Your browser is no longer supported

For the best possible experience using our website we recommend you upgrade to a newer version or another browser.

Your browser appears to have cookies disabled. For the best experience of this website, please enable cookies in your browser

We'll assume we have your consent to use cookies, for example so you won't need to log in each time you visit our site.
Learn more

Little Stories of Life and Death @NHSWhistleblowr

  • Comment

Title: Little Stories of Life and Death @NHSWhistleblowr

Author: Dr David Drew

Publisher: Matador, 2014

Reviewer: Dr. Jo Wilson, Healthcare Services

What was it like?

This excellent book clearly outlines the difficulties that NHS Professionals have in speaking out in the interest of patients, services and other professionals.  Whistleblowing occurs when an informant within an organisation expose wrongdoing in the hope of stopping poor practice or improving services. The law currently provides little protection to whistleblowers, who feel that others have the right to know, what is going on within complex organisations. The NHS will always need whistleblowers as mistakes do happen, there are different levels of competence and sometimes cover-ups take place in attempts to hide the truth for lessons to be learned and practices to be improved. There have been many concerns raised by healthcare professionals, which are dealt with inappropriately and are often subject to pressure within the organization. Whistleblowers are often seen as troublemakers and they fear retaliation from senior managers. Those who take action have a vision of a kinder NHS where professionals can speak up safely, but often they suffer the consequences as outlined within this book.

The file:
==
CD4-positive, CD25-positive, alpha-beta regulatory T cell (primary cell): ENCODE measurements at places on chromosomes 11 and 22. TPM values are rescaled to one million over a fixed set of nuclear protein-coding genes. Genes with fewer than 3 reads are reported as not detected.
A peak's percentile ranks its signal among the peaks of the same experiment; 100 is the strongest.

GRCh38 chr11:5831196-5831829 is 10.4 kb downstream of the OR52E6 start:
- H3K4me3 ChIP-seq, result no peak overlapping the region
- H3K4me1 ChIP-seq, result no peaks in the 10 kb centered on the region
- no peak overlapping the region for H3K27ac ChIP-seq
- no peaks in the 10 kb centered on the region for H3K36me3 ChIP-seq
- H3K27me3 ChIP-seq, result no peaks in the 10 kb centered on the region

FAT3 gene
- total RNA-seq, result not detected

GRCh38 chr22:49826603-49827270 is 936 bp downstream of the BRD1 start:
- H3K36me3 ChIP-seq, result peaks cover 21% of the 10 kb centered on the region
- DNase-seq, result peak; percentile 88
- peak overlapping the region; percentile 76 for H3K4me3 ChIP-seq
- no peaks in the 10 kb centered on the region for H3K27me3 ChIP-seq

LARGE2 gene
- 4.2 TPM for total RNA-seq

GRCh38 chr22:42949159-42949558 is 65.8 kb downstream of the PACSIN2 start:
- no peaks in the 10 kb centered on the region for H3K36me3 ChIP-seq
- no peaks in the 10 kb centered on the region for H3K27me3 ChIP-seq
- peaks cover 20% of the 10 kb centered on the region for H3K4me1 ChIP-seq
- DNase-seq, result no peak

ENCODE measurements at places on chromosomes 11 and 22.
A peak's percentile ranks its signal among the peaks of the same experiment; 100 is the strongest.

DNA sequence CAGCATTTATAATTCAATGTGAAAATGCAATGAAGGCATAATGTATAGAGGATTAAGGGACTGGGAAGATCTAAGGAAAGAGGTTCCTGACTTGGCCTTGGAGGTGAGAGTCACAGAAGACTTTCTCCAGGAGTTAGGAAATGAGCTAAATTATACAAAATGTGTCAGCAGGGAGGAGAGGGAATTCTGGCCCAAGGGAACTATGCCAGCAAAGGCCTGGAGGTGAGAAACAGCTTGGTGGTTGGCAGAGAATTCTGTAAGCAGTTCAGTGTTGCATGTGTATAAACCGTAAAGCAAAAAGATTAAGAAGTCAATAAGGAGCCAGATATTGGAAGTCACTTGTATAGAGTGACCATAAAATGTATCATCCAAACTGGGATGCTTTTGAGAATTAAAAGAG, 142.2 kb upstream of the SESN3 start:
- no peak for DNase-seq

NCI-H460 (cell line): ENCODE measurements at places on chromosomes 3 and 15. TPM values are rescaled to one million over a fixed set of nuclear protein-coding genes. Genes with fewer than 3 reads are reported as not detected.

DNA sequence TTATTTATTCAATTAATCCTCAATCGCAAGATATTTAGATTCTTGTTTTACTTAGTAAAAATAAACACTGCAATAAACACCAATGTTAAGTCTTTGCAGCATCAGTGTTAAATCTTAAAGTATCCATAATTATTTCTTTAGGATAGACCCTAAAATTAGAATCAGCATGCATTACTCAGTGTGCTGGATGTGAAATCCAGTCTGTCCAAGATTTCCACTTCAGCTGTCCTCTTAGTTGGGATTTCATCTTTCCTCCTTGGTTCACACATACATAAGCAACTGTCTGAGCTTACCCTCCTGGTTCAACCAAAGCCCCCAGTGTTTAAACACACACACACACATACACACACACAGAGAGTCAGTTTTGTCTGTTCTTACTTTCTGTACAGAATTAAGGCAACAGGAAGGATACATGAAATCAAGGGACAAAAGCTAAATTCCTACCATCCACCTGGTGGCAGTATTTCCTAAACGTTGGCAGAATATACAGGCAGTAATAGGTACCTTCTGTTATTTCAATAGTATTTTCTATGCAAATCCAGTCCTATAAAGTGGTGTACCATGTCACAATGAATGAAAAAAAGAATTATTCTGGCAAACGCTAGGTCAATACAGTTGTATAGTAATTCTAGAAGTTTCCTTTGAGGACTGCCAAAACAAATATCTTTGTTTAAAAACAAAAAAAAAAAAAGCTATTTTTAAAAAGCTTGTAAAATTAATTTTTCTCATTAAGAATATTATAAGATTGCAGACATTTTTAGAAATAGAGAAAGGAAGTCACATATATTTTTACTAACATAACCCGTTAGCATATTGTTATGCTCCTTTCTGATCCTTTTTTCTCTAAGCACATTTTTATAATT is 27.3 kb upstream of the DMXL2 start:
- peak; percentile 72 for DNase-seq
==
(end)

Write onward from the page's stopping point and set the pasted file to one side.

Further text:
The author of this book is a well-known and respected paediatrician who raised concerns regarding wrong doings within an NHS Trust. The book starts with a biographical beginning of the author from his childhood, medical training and experiences, which all build up his character, family and professional life. He then provides a detail account of his practices, experiences and concerns while working within an NHS Trust.   

What were the highlights? 

The honesty demonstrated throughout this book and the subsequent treatment of the senior doctor who was trying to improve practices, provide safer neonatal and paediatric care, protect staff and provide better working conditions. The willpower of the author who continued to speak out the truth to fight for improved care, despite barriers and boundaries along the way, led to him suffering the consequences. Yet he never gave up. He had excellent colleague support, but suffered from not receiving responses and recognition from senior management – but he never gave up even though his own health was suffering at times.

Strengths & weaknesses:

The book is clearly set out with all the steps and stages that the Whistleblower went through in order to speak up through cults of secrecy and refusal to sign gagging clauses. It demonstrates the humane, kind, thoughtful and compassionate side of a doctor who is prepared to fight for his patients, staff and service improvements.

Who should read it?

Senior management; trust boards; professional organisations including the BMA and Royal Colleges; all grades of medical and nursing professionals; HR professionals.

  • Comment

Have your say

You must sign in to make a comment.

Please remember that the submission of any material is governed by our Terms and Conditions and by submitting material you confirm your agreement to these Terms and Conditions. Links may be included in your comments but HTML is not permitted.